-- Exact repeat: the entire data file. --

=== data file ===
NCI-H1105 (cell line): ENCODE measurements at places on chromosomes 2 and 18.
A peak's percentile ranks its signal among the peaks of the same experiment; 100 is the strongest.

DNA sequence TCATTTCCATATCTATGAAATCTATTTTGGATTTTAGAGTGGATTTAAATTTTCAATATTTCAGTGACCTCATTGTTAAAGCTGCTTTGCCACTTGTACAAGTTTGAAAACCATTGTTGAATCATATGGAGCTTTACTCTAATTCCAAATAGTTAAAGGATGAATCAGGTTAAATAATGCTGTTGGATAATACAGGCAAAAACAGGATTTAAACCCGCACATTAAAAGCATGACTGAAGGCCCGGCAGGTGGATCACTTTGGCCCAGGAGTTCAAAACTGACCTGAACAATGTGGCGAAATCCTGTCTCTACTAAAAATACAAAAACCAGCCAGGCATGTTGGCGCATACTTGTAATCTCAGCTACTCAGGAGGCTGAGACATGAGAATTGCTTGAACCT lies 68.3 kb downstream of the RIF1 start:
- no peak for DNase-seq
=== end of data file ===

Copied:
NCI-H1105 (cell line): ENCODE measurements at places on chromosomes 2 and 18.
A peak's percentile ranks its signal among the peaks of the same experiment; 100 is the strongest.

DNA sequence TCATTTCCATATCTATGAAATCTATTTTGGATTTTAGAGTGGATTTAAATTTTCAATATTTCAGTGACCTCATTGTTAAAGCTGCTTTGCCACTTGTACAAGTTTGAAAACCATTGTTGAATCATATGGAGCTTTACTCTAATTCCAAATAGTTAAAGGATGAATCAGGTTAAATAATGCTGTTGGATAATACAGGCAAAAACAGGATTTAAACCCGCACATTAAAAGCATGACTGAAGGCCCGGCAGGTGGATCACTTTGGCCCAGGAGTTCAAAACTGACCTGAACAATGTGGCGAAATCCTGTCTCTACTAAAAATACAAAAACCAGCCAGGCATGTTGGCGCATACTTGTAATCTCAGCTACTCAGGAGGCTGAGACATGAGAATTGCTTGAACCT lies 68.3 kb downstream of the RIF1 start:
- no peak for DNase-seq